Before the Baby
You can begin to help your cat adjust to the new addition before the baby arrives.
Jessie Tucker Mitchell
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When used together, the words cats and pregnancy are often followed by a discussion of toxoplasmosis. But rarely do expectant moms receive advice for another major concern: preparing their cats their first babies for a new addition to the household.
Plan for Change
Pets get used to being the center of attention, so it makes sense that they experience some jealousy when a new infant arrives.
Cats are creatures of habit, says Peter Weinstein, DVM, medical director of Veterinary Pet Insurance, the nations oldest and largest pet-insurance provider. Moving a food dish, changing foods, even changing litters can create a crisis. Adding a new baby with its new smells and sounds will definitely disturb kitty karma.
Working with a cat before the babys birth eases the transition and keeps the cat, new parents and infant safe and happy.
An often overlooked first step in preparing your cat for the babys arrival is taking it to the veterinarian for a routine health exam and vaccinations.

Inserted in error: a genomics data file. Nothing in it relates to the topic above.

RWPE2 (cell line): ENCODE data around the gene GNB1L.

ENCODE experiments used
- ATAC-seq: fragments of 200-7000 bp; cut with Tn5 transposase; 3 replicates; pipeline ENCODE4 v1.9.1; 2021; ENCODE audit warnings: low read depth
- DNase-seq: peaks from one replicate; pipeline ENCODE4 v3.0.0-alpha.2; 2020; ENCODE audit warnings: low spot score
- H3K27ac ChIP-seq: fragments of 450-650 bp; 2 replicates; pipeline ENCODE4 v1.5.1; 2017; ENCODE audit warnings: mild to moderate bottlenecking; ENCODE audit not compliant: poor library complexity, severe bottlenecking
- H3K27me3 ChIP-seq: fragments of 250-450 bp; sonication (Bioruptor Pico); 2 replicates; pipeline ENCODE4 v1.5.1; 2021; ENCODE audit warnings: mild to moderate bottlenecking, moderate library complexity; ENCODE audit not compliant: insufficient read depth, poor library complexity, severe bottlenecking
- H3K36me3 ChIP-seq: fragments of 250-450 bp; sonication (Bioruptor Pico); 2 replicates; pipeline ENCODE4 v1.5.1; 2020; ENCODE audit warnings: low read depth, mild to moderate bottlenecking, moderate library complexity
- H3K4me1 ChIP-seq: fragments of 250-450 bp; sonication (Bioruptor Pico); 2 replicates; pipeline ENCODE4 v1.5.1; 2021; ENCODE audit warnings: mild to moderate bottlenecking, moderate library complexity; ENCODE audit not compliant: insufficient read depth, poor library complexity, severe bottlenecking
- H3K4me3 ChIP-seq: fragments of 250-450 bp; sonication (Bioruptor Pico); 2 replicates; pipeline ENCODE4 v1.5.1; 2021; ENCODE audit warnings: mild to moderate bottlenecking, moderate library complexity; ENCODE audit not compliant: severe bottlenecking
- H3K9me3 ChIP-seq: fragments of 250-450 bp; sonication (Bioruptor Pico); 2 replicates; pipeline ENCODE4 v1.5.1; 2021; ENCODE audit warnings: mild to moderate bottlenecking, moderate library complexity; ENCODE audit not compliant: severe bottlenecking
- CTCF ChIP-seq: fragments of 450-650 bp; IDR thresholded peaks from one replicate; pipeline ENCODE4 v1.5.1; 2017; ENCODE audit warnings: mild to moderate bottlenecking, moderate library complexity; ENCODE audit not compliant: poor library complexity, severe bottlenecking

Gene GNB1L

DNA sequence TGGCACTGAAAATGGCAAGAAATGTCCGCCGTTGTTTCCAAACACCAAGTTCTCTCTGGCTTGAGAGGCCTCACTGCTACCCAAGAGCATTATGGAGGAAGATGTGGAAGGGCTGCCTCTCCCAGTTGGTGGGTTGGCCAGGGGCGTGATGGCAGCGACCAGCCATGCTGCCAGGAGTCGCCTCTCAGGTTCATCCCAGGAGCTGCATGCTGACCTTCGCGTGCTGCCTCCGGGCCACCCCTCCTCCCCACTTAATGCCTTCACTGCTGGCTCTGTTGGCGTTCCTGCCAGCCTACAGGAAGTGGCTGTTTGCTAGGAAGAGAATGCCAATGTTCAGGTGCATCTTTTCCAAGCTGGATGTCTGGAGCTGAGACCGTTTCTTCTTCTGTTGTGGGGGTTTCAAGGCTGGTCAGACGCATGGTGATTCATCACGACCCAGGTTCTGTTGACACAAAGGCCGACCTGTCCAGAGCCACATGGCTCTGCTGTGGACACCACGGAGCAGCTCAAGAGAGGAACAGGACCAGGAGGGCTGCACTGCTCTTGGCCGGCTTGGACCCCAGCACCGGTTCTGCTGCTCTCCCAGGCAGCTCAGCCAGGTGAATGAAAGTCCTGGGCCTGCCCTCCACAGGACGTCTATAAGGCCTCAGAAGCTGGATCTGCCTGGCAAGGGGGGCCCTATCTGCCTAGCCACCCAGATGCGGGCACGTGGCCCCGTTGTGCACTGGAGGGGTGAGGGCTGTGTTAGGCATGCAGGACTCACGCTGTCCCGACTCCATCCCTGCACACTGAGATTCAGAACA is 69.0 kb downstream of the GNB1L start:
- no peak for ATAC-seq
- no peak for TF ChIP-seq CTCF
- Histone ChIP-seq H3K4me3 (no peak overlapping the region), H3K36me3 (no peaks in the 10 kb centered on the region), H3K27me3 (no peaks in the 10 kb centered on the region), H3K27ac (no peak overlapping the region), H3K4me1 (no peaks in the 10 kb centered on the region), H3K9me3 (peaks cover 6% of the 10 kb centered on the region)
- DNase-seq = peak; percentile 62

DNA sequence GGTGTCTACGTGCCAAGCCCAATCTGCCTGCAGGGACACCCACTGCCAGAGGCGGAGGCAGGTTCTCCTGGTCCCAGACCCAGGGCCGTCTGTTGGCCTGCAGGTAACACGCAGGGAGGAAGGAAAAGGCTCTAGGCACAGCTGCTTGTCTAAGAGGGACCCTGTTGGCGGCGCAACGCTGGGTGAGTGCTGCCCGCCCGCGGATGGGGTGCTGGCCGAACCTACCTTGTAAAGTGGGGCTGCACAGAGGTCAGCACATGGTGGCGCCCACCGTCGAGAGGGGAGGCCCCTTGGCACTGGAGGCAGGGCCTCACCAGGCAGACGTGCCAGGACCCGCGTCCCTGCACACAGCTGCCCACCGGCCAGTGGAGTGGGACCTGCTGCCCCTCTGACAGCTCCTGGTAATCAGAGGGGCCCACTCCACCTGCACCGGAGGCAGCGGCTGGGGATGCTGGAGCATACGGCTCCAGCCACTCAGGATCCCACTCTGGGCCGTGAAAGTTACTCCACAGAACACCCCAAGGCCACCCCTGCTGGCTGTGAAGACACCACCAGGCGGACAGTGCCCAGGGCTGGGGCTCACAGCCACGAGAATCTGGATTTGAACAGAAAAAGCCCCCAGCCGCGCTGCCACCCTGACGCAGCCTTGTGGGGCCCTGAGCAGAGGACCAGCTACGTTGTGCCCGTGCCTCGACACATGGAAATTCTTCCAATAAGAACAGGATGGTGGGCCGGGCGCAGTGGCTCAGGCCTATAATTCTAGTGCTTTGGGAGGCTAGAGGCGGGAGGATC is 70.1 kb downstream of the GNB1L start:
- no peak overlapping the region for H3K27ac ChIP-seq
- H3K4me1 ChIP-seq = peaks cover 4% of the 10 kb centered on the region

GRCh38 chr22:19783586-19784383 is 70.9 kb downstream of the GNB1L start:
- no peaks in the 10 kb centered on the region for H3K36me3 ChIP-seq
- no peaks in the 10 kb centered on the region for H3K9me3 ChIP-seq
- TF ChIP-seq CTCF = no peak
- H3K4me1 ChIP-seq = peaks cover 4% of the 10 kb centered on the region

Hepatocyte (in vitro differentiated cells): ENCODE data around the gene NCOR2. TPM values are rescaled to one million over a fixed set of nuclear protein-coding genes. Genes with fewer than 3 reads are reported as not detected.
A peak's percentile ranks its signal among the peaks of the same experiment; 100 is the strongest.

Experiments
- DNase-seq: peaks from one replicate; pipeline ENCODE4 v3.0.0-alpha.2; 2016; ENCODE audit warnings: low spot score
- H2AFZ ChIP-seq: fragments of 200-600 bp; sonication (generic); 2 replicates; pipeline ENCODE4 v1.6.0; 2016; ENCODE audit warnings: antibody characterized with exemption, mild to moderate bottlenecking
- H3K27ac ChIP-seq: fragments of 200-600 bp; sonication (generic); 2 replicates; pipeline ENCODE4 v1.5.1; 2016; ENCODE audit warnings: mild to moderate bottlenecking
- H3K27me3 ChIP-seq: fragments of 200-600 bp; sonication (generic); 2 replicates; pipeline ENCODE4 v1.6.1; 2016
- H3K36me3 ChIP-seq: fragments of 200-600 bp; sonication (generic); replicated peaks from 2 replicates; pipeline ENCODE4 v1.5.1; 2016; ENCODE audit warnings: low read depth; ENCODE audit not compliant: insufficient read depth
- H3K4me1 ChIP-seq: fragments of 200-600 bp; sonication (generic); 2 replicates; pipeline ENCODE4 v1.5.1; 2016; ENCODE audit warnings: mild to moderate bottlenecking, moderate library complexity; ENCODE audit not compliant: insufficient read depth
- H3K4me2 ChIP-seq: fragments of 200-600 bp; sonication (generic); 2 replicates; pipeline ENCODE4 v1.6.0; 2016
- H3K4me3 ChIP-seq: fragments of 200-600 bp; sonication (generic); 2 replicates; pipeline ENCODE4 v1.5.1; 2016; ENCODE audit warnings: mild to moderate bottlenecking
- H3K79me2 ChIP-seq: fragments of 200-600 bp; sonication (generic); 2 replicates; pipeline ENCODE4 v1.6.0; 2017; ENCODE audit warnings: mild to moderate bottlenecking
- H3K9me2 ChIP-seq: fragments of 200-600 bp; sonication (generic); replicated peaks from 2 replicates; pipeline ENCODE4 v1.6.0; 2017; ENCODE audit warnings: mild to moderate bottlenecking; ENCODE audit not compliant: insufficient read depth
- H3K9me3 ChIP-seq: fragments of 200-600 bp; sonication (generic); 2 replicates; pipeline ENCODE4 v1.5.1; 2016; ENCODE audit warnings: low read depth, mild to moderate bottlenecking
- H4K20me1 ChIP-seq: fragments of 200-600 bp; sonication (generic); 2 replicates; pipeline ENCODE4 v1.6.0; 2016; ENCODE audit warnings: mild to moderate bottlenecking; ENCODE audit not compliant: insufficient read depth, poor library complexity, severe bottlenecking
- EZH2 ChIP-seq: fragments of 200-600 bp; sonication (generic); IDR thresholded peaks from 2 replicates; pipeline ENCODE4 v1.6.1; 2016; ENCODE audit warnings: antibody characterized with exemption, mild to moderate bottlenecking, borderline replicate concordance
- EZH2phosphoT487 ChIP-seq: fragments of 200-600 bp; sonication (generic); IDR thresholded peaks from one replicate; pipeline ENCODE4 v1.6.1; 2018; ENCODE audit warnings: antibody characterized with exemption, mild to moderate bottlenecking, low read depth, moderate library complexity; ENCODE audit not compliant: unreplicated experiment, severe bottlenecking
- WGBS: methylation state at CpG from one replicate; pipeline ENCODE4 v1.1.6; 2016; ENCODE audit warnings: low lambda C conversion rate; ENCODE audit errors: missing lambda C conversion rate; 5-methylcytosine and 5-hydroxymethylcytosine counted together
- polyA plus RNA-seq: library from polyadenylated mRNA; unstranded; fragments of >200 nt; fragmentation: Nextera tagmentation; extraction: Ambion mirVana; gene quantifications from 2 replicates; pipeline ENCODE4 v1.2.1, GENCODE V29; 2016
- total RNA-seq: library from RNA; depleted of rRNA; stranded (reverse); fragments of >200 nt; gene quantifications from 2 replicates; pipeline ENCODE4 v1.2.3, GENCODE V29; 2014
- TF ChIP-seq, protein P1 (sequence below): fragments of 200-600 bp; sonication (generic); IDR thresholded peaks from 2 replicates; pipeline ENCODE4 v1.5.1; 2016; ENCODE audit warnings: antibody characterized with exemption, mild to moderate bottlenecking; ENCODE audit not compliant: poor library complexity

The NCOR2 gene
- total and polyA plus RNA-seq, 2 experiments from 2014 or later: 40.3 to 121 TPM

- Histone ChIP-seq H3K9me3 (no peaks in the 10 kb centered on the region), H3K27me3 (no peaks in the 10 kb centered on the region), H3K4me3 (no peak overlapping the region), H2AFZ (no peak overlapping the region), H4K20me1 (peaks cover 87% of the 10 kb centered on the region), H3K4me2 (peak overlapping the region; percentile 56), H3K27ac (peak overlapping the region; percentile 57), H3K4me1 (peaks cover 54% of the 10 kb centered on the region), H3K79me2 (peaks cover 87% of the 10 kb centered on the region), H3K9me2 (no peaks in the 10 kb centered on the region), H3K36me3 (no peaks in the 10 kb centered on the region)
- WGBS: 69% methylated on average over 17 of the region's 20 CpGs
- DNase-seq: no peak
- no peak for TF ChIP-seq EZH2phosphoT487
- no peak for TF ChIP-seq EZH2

Have [your cat] get a complete check-up including blood tests, says Charlotte Reed, a pet expert and owner of Two Dogs & A Goat Inc., a pet care service in New York. Make sure [your cat] is flea- and worm-free. Reed also recommends having your veterinarian thoroughly groom your cat and trim its nails. If your cat is not already spayed or neutered, get this surgery performed sterilized pets generally have fewer health problems and are calmer and less likely to bite.
The expectant mother should gradually accustom her cat to spending less time with her. Suddenly ignoring or isolating your cat after the baby arrives may make it feel stressed. Reed recommends limiting interaction to a certain time of day early in the pregnancy.
Establish a playtime for him or her that does not detract from baby time, Reed says.Page 1 | 2 | 3
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Before the Baby